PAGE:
For most women, yeast infection symptoms are just plain annoying — a vaginal yeast infection is rarely dangerous. Still, you can take steps to prevent yeast infections. The following tips will help you to do just that.

Practice good hygiene

Personal care and hygiene can go a long way when it comes to preventing vaginal yeast infections. Be sure to:

Wash well: Keeping the vagina clean will not only keep you smelling fresh, it can also help prevent yeast infections. When bathing, be sure to clean the inside folds of the vagina where yeast is likely to grow.

Dry thoroughly: Because yeast thrives in moist environments, it’s important to dry the entire vaginal area after taking a shower or bath. You may even want to use a blow dryer on a low, cool setting to get rid of excess moisture.

Wear the right clothes

The way you dress can affect your risk of developing a vaginal yeast infection. To prevent such infections, keep these tips in mind:

Go natural: Cotton and silk underwear absorb moisture, keeping you dry. On the other hand, nylon and other synthetic fabrics hold moisture close to your skin, encouraging the growth of yeast.

Change your clothes: Don’t sit around in sweaty gym clothes or a wet bathing suit. Change into dry clothes as soon as possible. Also, change your underwear often to prevent dampness.

Avoid pantyhose: Pantyhose, tights, and leggings can cause heat and moisture to build up in the crotch area. If you do wear pantyhose, be sure to wear cotton panties underneath, and choose pantyhose with a cotton crotch.

Pass on pajamas: Avoid snug-fitting pajama; a loose, flowing nightgown is preferable. And going without underwear while you sleep will help keep your genital area dry and discourage yeast growth.

Skip unnecessary cosmetics

Some cosmetic products can encourage the production of yeast. You can stay well by:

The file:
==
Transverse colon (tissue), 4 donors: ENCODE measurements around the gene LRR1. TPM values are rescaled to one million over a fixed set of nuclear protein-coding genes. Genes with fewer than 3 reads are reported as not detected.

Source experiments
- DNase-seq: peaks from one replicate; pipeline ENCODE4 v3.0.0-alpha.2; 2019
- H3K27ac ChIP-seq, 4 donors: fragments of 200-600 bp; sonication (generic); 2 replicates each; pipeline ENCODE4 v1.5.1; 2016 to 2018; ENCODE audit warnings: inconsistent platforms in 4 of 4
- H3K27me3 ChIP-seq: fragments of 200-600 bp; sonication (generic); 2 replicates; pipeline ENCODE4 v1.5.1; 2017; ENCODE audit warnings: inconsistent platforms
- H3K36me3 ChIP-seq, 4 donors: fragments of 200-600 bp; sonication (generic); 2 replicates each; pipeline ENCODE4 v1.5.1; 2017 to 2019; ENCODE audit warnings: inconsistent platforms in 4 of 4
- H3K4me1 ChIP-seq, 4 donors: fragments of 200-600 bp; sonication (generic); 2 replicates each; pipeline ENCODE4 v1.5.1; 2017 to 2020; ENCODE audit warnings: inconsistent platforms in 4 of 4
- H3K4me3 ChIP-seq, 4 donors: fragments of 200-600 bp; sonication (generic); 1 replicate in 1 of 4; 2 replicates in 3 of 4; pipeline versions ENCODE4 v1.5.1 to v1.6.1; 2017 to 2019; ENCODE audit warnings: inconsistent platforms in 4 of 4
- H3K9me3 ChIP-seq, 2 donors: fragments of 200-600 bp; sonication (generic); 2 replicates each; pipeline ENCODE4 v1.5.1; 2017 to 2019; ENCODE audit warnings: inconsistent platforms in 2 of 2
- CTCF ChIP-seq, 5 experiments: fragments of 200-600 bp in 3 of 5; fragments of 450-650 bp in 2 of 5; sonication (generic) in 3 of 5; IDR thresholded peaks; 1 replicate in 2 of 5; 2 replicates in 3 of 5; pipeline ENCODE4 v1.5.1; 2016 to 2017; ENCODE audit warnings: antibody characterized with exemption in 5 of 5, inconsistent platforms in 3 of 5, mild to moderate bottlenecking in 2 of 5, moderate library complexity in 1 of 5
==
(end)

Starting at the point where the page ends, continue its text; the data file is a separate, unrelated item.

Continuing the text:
Avoiding scented soaps: bubble baths, and feminine sprays: Perfumes can be irritating to the sensitive area inside the vagina, and that can increase your risk of getting a yeast infection. Also avoid scented sanitary pads and tampons and colored or printed toilet paper — dyes can also be irritating.

Limit heat: Yeast organisms love warm and moist environments. It is best to avoid taking long hot baths or soaking in a hot tub. Also don’t wear tight clothing that will prevent air from circulating around the crotch area, especially in the summer.

Do not douche

Douching washing out the inside of the vagina with liquid destroys not only harmful bacteria, but also the helpful kind that keep yeast under control douche products also wash away the natural protective lining of the vagina, leaving you more susceptible to yeast and other vaginal infections.

Medication and yeast infections

Watch the meds you take: Antibiotics kill not only bad bacteria, but also good bacteria that can prevent an overgrowth of yeast. “Recent antibiotic use, like for a bladder infection, is one of the most common risk factors for getting a yeast infection. Taking oral steroids and birth control pills may also increase your risk. If you have frequent yeast infections, talk to your doctor about the medications you take. There may be alternatives available.

Other Personal Care Tips

As with most illnesses and infections, taking care of your body overall can help you stay healthy. Be sure to:

Get enough sleep: Usually your immune system helps keep yeast under control. But if you get run down from skimping on sleep, your immune system may not be able to do its job. Try keeping a regular sleep schedule and avoiding exercise, caffeine, and heavy meals within three hours of bedtime. Immune-depressing diseases such as diabetes and HIV can also increase the risk of yeast infections. Additionally, if you have diabetes, it’s important to keep your blood sugar levels under control to prevent yeast infections.

Change your diet: Some studies suggest that eating yogurt with active cultures may help the body combat an overgrowth of yeast. Dunham also recommends limiting your intake of sugar. There’s some evidence that sugar may help promote the growth of yeast.